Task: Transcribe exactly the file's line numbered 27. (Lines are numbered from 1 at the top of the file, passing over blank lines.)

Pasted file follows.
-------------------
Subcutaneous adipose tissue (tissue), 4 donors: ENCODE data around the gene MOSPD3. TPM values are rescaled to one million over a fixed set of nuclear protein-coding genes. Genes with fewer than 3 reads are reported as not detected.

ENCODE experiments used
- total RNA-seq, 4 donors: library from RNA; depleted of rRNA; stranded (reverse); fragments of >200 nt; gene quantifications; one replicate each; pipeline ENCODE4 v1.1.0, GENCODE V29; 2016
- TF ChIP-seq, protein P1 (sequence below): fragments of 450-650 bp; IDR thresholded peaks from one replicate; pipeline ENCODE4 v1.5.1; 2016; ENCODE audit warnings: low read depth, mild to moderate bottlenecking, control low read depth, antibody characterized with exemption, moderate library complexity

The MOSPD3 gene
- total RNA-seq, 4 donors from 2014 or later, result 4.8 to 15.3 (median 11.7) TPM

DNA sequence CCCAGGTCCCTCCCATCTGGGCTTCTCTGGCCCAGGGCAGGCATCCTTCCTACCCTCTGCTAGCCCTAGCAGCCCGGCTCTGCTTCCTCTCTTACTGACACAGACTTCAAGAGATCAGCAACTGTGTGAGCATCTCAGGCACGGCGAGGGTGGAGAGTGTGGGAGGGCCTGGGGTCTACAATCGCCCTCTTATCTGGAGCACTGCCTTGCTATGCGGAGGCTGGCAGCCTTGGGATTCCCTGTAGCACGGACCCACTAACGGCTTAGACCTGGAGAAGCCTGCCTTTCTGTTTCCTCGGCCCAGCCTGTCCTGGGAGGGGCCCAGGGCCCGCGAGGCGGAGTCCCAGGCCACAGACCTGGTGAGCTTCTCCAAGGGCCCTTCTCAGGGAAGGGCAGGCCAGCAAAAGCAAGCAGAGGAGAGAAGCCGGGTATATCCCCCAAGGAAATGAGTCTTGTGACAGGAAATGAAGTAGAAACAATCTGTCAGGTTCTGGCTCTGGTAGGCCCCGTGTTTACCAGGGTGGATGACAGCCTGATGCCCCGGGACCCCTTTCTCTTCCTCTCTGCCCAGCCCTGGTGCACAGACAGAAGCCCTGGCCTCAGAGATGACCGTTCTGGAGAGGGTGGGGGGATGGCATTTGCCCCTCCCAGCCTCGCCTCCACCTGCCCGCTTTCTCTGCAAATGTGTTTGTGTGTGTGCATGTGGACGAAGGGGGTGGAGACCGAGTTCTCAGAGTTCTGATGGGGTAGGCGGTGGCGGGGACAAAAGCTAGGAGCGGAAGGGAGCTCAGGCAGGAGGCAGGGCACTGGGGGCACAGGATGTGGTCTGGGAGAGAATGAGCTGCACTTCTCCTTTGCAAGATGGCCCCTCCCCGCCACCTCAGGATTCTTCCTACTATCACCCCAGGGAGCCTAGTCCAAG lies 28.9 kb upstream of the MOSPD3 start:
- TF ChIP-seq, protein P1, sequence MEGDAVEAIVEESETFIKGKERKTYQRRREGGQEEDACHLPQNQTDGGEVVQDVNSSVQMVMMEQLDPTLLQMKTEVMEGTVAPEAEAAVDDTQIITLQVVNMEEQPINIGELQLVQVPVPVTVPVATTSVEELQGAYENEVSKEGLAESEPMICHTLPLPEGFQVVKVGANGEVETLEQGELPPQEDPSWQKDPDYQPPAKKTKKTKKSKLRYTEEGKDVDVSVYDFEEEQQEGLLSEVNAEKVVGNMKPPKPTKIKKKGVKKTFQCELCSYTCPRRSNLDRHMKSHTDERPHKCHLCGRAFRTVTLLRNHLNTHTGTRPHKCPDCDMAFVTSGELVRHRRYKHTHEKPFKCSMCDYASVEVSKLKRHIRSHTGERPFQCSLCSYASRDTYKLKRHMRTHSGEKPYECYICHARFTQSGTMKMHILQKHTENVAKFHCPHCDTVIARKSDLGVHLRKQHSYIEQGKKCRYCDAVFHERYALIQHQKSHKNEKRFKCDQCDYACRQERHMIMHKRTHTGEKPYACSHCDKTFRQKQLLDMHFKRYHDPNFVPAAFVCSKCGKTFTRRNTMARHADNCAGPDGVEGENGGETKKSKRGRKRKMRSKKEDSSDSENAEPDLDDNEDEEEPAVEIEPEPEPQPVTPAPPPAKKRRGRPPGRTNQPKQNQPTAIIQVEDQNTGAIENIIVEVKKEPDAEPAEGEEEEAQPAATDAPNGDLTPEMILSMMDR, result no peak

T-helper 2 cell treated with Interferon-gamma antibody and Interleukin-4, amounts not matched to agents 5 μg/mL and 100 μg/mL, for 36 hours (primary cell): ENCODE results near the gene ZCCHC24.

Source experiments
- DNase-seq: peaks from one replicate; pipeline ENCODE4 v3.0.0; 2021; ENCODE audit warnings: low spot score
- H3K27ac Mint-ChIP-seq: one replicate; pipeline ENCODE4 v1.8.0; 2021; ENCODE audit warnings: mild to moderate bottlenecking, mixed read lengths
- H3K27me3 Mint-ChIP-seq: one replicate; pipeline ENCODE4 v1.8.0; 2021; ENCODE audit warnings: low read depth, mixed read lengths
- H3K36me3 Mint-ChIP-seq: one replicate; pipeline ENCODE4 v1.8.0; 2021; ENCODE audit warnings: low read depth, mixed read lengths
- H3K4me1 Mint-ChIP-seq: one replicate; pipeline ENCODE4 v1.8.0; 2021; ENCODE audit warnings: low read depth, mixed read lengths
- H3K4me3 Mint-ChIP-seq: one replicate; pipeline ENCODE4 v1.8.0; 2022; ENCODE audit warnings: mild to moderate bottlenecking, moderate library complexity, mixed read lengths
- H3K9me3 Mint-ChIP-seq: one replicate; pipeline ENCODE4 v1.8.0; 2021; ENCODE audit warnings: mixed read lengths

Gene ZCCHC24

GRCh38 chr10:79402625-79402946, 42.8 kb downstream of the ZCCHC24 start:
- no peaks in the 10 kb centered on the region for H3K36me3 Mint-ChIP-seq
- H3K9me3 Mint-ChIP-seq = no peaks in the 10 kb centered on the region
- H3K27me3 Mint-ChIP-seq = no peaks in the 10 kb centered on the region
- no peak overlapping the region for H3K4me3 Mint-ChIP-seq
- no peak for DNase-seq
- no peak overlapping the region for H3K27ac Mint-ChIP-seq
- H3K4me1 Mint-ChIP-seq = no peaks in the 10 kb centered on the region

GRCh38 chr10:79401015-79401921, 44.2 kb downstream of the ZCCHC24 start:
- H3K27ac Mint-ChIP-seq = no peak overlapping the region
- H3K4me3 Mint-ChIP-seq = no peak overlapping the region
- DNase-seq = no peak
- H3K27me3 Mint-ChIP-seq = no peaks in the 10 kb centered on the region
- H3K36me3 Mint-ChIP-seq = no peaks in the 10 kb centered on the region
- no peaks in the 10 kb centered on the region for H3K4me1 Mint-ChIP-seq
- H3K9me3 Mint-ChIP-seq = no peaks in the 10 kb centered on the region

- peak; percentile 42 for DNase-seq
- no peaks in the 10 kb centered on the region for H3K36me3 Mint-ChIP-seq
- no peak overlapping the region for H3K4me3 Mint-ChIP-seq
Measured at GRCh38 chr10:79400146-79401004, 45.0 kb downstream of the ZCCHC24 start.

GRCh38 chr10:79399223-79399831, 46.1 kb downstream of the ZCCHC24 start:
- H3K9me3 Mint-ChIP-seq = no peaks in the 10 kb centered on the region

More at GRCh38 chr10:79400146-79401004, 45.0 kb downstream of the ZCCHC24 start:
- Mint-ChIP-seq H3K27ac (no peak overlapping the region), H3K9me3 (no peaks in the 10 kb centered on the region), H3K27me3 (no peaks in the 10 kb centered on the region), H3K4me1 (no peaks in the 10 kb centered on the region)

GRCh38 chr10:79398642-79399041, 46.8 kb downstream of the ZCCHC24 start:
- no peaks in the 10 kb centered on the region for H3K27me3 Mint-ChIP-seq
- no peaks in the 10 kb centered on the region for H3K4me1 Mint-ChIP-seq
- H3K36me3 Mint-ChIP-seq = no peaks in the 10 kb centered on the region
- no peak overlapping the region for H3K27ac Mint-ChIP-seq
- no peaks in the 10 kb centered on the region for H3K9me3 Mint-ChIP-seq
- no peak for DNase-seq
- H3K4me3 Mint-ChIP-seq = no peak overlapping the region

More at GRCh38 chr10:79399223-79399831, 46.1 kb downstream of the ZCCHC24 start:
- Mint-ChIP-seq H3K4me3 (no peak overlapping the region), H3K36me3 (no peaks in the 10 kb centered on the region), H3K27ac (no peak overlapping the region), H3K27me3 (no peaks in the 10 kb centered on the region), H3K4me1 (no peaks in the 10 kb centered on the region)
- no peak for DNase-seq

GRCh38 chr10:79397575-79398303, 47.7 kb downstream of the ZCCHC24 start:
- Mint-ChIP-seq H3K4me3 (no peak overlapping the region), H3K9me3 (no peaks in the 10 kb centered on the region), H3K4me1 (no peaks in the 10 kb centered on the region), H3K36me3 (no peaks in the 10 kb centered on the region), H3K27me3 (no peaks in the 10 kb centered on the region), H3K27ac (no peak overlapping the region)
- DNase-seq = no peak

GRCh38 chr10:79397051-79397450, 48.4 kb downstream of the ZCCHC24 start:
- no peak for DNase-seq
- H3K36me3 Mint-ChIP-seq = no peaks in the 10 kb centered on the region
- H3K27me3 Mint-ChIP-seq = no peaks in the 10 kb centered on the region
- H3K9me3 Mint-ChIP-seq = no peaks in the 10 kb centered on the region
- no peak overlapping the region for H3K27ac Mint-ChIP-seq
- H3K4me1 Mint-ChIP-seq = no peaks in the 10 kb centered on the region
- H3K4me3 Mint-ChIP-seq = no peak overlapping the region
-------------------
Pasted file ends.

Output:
GRCh38 chr10:79401015-79401921, 44.2 kb downstream of the ZCCHC24 start: